>> of $5.6 billion loss and a massive overhaul to operations. what is it that you think investors are commenced about in the strategy update that we have seen this morning? >> it seems this plan their outlying is ambitious. moran to singly, they are talking about a complete exit from bulk commodities -- iron or coal. it is quite a significant change of strategy. i think a lot of investments to florida because the outlook for those commodities as much worse than other commodities. >> you are focusing on consumer. >> i think it is a matter of stripping us back to the core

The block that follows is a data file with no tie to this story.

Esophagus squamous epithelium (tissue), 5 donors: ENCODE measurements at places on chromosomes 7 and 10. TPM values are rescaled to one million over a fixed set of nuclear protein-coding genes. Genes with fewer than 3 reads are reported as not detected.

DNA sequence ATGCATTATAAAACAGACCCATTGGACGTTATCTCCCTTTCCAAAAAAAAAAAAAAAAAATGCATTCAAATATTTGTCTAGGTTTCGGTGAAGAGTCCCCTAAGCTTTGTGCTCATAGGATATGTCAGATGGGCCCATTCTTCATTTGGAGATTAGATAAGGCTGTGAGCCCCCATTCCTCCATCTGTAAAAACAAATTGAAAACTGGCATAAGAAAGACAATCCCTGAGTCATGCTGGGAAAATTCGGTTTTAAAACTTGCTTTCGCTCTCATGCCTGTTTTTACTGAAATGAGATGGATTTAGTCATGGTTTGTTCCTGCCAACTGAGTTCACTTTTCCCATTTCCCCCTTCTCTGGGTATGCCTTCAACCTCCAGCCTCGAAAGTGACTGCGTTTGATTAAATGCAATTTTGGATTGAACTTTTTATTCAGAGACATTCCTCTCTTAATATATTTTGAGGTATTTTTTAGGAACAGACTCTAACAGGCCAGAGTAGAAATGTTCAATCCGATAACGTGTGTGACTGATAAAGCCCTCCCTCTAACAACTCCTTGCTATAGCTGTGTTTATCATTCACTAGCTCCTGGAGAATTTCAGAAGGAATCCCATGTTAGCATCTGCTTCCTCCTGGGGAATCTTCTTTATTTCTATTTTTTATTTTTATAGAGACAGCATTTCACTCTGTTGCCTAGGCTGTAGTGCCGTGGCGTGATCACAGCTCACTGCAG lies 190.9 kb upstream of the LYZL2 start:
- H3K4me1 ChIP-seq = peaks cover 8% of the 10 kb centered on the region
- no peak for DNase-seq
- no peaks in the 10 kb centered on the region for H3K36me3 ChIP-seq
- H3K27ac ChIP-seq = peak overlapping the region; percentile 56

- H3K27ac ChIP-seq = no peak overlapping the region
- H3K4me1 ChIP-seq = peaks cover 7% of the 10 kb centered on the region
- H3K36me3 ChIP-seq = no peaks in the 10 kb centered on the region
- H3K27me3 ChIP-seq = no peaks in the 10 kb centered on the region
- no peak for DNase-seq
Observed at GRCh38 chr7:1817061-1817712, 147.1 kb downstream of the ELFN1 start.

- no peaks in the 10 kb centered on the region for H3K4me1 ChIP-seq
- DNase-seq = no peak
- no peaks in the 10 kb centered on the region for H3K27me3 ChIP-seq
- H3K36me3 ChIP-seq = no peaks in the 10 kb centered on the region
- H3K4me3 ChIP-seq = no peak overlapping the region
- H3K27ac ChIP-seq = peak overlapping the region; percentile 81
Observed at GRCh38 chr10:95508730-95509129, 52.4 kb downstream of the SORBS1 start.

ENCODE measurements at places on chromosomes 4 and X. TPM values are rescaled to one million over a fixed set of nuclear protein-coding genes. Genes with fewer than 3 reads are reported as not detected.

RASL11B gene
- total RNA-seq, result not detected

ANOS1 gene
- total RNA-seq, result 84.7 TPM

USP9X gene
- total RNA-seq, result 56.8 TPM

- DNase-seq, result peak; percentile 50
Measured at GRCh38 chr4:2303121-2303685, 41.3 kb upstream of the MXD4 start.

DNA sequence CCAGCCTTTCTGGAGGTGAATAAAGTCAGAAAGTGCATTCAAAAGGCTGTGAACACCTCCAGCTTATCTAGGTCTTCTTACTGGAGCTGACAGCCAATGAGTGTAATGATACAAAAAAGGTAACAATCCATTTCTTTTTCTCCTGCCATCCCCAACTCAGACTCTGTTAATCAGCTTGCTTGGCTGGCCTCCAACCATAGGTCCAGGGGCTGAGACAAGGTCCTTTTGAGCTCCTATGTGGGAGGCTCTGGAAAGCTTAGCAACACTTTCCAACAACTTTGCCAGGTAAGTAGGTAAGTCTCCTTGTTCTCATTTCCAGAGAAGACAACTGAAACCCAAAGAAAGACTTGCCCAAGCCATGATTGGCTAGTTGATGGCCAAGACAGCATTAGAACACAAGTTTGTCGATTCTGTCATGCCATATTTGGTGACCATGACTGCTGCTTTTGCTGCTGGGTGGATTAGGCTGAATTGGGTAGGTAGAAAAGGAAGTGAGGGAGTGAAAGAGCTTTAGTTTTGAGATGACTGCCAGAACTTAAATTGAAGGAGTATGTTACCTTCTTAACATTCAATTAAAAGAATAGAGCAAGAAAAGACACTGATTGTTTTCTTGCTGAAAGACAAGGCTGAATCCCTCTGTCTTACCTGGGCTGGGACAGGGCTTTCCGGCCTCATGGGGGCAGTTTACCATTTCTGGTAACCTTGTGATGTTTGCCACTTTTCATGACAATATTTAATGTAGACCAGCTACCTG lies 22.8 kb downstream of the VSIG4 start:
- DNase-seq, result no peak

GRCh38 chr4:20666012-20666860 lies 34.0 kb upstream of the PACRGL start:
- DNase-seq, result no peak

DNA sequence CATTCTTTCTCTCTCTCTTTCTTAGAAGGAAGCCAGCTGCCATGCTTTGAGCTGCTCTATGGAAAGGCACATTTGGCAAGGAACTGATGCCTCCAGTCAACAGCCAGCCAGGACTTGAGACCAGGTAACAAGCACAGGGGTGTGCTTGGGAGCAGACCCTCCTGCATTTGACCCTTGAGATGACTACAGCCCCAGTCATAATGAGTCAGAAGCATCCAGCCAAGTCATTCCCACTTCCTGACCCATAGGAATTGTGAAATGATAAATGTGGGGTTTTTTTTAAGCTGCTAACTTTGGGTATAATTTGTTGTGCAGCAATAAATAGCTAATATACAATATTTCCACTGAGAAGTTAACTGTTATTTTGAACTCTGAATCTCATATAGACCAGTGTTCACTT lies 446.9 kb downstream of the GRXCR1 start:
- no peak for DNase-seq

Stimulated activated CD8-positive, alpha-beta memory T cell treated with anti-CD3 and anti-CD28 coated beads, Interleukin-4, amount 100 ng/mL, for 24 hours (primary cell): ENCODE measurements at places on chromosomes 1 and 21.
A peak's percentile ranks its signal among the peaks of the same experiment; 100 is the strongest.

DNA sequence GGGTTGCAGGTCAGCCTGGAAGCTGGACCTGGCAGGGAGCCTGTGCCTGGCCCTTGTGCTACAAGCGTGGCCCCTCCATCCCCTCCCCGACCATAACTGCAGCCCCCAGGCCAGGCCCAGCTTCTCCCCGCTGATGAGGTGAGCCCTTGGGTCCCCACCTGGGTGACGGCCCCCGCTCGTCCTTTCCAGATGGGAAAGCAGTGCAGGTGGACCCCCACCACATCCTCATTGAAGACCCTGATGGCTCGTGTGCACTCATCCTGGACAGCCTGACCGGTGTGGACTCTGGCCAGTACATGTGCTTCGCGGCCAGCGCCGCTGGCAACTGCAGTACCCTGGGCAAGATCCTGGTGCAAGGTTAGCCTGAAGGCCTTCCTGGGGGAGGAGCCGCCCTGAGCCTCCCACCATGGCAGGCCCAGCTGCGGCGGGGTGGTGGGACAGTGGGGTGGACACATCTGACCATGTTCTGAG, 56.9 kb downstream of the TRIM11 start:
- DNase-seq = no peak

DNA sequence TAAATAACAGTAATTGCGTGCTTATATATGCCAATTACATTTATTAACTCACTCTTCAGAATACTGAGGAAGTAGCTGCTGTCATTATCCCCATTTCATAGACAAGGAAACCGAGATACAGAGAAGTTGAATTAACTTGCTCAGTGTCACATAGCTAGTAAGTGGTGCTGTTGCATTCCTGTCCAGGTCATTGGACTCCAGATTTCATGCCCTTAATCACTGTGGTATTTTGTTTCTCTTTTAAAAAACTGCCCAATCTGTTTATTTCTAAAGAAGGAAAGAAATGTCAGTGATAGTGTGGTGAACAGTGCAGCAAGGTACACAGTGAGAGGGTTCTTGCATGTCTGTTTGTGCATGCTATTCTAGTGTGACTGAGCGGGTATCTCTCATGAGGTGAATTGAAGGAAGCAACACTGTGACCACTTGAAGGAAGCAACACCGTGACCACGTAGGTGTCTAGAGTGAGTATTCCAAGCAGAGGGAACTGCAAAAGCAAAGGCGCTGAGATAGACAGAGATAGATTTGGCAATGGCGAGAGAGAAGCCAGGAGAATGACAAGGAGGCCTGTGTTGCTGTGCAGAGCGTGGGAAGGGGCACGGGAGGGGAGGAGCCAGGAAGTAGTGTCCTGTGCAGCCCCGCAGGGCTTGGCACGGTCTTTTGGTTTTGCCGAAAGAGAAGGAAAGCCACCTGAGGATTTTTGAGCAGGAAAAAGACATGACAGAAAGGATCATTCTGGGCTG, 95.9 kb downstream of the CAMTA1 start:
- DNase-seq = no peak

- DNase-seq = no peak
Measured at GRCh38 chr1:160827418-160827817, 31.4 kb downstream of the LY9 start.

rebuilding the base, and making sure we are fit to go forward in the positive, both strongest way we can. we have been making changes over the last 10 years that have been incremental. i think it was time for a bold step out. we have been working on that strategy for the last couple of years. in this market, the opportunity is there to start with the different looking portfolio, and making some bold moves. >> corporate bond cells are seeing the slowest start. today is a special day. apple and other large companies are leading a resurgence. what is going gone? >> the markets opened after being closed for virtually two weeks. their occurrences -- there are concerns of global turmoil. now, seeing the most respected companies come to market. these are the fortress balance sheet type markets coming out